Mapped: Where Do People Migrate To in the EU
During the worst years of the European debt crisis, the media remembered the acronym PIGS and started using it again. Created in the early 1990s to talk about the (bad) economies of Portugal, Italy, Greece, and Spain, it fit perfectly the new economic crisis — as the Wikipedia puts it, those were the countries “unable to refinance their government debt or to bail out over-indebted banks on their own.” (The “i” meant here more Ireland than Italy, though.)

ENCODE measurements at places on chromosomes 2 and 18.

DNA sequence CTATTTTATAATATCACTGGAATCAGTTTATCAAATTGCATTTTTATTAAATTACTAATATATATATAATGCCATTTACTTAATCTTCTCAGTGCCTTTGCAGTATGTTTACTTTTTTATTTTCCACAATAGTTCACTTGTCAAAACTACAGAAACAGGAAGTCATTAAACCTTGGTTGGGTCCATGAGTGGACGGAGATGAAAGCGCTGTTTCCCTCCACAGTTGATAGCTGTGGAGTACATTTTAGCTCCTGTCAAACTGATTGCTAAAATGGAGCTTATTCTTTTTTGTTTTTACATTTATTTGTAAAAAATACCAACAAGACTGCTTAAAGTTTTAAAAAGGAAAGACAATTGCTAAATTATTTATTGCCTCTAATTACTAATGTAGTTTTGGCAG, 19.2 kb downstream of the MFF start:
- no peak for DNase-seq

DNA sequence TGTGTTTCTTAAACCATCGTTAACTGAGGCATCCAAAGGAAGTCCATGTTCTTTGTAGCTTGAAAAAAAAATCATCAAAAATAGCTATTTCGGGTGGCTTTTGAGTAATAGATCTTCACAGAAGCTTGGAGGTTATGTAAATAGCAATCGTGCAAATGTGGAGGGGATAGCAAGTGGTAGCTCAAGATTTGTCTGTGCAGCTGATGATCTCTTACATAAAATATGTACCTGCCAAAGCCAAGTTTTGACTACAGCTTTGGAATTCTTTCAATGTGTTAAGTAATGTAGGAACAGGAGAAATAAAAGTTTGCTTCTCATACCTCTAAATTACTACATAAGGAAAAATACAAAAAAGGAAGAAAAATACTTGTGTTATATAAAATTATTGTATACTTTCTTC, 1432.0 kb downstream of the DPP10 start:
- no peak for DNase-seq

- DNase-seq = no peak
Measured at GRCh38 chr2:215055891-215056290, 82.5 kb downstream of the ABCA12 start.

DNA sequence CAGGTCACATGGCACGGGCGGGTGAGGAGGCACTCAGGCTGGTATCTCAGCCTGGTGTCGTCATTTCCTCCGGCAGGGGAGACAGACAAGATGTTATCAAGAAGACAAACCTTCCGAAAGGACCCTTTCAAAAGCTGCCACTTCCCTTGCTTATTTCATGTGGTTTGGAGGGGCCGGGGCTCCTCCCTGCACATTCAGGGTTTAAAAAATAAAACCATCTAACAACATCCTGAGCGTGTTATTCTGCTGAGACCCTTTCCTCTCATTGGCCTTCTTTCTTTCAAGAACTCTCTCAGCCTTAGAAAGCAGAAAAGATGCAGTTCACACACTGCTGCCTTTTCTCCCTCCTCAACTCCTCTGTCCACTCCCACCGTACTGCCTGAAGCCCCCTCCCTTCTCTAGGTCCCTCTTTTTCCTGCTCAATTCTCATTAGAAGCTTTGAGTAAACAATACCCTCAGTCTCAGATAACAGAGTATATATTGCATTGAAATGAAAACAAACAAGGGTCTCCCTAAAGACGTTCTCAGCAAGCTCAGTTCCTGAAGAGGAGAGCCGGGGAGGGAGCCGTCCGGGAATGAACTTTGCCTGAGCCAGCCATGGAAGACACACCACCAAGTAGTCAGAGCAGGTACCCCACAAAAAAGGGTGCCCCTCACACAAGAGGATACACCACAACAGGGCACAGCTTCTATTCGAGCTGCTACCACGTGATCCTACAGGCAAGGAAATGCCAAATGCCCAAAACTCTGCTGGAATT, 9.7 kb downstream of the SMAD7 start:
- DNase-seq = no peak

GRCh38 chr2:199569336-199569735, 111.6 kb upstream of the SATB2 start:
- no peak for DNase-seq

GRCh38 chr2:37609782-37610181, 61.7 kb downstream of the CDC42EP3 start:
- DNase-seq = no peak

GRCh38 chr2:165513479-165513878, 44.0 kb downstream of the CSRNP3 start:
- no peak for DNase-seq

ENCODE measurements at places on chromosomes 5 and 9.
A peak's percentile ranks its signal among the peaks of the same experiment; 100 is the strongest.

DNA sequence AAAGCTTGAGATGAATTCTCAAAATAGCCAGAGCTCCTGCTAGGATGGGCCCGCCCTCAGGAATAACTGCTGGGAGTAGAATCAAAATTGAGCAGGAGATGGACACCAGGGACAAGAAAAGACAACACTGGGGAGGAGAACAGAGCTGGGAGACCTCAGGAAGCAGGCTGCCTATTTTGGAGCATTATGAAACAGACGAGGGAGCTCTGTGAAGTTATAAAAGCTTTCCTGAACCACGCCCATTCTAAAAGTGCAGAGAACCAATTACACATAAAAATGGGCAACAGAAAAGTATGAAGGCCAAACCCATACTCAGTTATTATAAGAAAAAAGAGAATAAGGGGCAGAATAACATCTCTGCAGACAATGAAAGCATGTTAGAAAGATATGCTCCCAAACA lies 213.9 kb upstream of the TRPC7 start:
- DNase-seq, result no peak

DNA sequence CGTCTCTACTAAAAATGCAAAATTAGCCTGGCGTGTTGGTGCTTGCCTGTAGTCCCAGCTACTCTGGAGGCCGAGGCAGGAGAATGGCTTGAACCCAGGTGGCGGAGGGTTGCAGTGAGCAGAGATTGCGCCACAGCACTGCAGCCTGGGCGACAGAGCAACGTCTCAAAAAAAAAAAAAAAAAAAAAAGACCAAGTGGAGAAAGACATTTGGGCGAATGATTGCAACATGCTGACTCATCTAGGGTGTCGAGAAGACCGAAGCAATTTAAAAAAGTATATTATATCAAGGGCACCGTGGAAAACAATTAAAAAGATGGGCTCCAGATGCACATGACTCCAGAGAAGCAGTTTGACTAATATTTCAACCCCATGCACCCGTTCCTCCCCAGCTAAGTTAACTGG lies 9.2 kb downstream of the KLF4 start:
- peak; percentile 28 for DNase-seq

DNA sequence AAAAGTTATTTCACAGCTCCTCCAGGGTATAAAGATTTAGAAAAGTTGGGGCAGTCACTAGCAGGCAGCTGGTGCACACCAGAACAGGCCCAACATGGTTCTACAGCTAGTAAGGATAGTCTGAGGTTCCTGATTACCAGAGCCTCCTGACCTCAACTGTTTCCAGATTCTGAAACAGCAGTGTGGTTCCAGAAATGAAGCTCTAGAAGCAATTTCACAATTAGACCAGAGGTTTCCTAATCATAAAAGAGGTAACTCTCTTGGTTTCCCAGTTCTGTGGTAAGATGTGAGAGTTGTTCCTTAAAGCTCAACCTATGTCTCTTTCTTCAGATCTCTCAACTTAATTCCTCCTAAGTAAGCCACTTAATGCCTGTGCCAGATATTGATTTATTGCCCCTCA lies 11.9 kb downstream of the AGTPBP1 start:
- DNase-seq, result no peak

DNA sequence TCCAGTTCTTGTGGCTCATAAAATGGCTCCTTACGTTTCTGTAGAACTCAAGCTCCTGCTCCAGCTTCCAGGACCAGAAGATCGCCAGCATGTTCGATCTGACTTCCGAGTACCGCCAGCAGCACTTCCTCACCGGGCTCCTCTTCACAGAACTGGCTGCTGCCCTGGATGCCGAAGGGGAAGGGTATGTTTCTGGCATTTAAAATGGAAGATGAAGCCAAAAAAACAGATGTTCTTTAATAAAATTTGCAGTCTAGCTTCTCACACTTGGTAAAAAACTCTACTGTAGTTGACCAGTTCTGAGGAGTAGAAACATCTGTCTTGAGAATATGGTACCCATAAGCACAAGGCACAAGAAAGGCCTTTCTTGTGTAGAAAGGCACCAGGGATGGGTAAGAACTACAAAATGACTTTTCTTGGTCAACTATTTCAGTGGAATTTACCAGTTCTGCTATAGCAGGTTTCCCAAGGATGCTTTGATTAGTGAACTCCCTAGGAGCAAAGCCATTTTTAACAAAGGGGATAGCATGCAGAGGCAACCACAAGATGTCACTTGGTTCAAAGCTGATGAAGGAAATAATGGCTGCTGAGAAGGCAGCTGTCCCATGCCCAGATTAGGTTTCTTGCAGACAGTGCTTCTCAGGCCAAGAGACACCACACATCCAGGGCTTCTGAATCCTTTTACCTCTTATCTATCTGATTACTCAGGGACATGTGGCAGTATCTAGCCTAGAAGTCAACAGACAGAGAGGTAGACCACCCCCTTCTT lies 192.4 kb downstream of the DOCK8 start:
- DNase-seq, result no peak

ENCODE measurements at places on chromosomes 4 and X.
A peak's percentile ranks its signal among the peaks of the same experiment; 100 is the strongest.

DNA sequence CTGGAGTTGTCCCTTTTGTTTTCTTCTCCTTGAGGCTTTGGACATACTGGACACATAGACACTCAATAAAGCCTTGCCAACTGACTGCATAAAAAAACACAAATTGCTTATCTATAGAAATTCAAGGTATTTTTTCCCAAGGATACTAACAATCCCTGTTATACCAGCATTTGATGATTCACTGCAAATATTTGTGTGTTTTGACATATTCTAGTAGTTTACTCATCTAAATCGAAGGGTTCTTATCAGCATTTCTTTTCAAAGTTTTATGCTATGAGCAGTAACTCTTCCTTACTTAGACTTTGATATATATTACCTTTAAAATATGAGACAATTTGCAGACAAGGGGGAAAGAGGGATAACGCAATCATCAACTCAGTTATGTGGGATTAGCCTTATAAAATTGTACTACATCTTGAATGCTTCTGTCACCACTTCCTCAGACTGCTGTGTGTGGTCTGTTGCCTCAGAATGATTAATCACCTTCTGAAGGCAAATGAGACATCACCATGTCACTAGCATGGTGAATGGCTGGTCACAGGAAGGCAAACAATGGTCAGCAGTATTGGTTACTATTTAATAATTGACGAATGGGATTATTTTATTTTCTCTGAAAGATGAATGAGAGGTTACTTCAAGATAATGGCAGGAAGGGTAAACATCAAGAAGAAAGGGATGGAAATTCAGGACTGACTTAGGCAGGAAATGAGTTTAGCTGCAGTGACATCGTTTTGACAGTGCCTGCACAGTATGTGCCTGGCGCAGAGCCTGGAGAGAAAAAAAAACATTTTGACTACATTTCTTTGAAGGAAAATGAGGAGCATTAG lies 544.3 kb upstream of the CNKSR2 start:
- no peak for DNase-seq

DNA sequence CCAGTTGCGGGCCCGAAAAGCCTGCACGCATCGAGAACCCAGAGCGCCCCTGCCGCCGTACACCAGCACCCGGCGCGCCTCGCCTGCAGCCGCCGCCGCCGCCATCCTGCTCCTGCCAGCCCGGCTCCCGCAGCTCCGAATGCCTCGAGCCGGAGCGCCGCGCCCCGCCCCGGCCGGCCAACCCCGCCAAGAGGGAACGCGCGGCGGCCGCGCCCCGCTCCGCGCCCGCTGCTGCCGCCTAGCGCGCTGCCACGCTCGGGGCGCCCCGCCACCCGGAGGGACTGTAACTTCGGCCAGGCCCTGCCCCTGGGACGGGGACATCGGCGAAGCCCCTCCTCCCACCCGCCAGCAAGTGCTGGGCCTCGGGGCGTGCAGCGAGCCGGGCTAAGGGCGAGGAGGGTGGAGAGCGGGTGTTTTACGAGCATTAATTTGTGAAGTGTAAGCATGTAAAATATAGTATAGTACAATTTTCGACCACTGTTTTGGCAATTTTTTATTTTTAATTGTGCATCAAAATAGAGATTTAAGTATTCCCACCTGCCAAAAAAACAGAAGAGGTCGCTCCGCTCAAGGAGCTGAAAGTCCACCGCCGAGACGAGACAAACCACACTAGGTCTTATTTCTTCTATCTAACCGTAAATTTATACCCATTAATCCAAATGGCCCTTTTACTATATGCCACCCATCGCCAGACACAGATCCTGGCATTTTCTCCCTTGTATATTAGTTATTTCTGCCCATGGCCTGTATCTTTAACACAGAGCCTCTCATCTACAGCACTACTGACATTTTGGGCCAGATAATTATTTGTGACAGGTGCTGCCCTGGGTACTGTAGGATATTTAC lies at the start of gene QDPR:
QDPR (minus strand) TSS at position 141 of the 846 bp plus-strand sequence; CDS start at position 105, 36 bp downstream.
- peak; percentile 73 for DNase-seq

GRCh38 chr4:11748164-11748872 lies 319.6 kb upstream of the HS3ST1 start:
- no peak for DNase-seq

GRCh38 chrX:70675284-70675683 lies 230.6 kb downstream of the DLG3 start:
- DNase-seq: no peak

Things look a bit brighter now than in, say, 2008 (a friend told me back then we [Spain] would need at least 10 years to recover and I thought he was exaggerating — turns out his degree in Economics was more useful than my degree in Journalism to predict the economic future), but Southern Europe is still a difficult place to find a job. Migration trends within the EU reflect this situation: people migrate from the south to richer areas in Central and Northern Europe; from rural areas to the city. This is what Eurostat’s latest yearbook says, as illustrated on this map — orange means less population, blue means more people.